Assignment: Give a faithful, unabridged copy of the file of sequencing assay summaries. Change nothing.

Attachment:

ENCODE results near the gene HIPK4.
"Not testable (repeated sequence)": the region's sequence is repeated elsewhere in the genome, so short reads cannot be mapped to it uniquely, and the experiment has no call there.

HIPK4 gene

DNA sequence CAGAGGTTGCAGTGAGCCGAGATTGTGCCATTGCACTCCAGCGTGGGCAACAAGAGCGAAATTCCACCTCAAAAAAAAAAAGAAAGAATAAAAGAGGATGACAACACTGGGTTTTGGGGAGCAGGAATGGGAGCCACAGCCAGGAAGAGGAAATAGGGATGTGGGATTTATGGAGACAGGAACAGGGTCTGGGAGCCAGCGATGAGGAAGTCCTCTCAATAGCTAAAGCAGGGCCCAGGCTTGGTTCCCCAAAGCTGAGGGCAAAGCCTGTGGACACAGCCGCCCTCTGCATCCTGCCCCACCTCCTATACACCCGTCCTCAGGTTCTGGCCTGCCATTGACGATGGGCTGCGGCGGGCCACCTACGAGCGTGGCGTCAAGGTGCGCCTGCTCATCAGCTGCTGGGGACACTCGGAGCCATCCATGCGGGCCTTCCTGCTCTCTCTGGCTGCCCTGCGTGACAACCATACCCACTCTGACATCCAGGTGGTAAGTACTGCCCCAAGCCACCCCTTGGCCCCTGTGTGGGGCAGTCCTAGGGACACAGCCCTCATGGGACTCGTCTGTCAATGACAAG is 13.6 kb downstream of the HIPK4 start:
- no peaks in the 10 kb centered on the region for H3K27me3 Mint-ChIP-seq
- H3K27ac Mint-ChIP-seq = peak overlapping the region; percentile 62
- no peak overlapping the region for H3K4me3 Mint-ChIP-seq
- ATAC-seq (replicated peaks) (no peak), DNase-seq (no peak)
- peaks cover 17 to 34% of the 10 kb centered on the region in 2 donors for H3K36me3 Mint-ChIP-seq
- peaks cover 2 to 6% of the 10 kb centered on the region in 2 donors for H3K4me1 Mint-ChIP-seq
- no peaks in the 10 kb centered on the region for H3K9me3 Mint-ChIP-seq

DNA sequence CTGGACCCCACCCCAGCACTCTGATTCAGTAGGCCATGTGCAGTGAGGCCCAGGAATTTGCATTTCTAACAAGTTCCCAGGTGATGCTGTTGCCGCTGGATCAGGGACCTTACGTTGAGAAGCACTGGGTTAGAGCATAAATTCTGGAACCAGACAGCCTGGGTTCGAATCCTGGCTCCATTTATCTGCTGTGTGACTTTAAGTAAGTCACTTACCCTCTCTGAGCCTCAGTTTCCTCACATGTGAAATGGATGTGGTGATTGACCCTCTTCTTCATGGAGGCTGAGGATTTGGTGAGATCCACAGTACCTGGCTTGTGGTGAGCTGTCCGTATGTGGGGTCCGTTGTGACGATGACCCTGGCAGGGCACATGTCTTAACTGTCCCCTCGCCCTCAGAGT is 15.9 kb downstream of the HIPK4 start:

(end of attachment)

ENCODE results near the gene HIPK4.
"Not testable (repeated sequence)": the region's sequence is repeated elsewhere in the genome, so short reads cannot be mapped to it uniquely, and the experiment has no call there.

HIPK4 gene

DNA sequence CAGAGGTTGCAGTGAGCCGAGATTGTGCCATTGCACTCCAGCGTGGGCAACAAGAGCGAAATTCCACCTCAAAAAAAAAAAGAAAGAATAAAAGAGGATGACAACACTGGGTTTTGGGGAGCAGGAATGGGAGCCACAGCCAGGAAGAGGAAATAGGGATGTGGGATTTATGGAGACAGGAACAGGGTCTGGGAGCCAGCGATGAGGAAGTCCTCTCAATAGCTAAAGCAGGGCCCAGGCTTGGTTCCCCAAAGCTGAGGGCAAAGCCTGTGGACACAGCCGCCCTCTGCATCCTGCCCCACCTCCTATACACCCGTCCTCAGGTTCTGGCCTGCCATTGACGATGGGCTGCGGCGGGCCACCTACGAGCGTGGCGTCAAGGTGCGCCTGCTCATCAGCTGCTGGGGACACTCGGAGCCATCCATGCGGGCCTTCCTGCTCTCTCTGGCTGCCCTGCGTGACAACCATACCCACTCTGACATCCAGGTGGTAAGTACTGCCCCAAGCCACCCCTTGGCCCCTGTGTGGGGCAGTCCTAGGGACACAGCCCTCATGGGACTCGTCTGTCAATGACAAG is 13.6 kb downstream of the HIPK4 start:
- no peaks in the 10 kb centered on the region for H3K27me3 Mint-ChIP-seq
- H3K27ac Mint-ChIP-seq = peak overlapping the region; percentile 62
- no peak overlapping the region for H3K4me3 Mint-ChIP-seq
- ATAC-seq (replicated peaks) (no peak), DNase-seq (no peak)
- peaks cover 17 to 34% of the 10 kb centered on the region in 2 donors for H3K36me3 Mint-ChIP-seq
- peaks cover 2 to 6% of the 10 kb centered on the region in 2 donors for H3K4me1 Mint-ChIP-seq
- no peaks in the 10 kb centered on the region for H3K9me3 Mint-ChIP-seq

DNA sequence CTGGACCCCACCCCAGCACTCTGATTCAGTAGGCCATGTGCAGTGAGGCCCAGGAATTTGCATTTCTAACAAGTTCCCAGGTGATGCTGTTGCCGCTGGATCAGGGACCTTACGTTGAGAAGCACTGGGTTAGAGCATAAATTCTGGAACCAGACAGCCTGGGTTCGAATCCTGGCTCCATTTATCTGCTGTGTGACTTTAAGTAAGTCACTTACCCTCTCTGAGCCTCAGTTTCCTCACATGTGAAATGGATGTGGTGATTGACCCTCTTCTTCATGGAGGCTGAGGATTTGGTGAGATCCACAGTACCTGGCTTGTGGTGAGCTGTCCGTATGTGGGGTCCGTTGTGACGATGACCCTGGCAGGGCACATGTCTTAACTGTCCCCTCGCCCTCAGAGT is 15.9 kb downstream of the HIPK4 start: